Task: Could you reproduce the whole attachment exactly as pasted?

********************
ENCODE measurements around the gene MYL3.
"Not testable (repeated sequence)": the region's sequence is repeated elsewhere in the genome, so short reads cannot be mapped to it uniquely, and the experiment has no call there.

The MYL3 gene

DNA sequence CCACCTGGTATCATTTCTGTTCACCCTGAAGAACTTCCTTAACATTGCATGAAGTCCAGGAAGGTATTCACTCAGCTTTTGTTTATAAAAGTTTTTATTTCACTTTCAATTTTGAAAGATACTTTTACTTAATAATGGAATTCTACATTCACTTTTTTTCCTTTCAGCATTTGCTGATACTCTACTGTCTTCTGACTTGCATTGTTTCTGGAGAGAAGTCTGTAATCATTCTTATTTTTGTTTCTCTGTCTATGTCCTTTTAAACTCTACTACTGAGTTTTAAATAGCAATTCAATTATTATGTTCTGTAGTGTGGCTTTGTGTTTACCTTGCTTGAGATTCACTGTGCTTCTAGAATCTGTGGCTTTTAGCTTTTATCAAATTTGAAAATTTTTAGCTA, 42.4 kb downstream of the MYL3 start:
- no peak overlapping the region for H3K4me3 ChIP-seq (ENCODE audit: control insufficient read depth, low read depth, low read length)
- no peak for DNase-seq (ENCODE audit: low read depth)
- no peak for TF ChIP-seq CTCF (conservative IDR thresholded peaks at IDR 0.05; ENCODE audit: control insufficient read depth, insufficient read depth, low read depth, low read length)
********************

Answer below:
ENCODE measurements around the gene MYL3.
"Not testable (repeated sequence)": the region's sequence is repeated elsewhere in the genome, so short reads cannot be mapped to it uniquely, and the experiment has no call there.

The MYL3 gene

DNA sequence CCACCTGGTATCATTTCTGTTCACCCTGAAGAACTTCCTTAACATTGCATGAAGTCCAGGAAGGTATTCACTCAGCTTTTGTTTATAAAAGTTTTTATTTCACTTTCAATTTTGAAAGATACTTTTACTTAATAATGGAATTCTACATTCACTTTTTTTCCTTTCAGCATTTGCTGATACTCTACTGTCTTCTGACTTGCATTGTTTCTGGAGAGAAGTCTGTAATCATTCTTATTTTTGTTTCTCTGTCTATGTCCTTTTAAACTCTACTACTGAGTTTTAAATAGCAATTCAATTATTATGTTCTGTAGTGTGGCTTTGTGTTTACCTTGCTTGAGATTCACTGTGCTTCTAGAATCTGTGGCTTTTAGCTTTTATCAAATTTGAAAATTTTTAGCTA, 42.4 kb downstream of the MYL3 start:
- no peak overlapping the region for H3K4me3 ChIP-seq (ENCODE audit: control insufficient read depth, low read depth, low read length)
- no peak for DNase-seq (ENCODE audit: low read depth)
- no peak for TF ChIP-seq CTCF (conservative IDR thresholded peaks at IDR 0.05; ENCODE audit: control insufficient read depth, insufficient read depth, low read depth, low read length)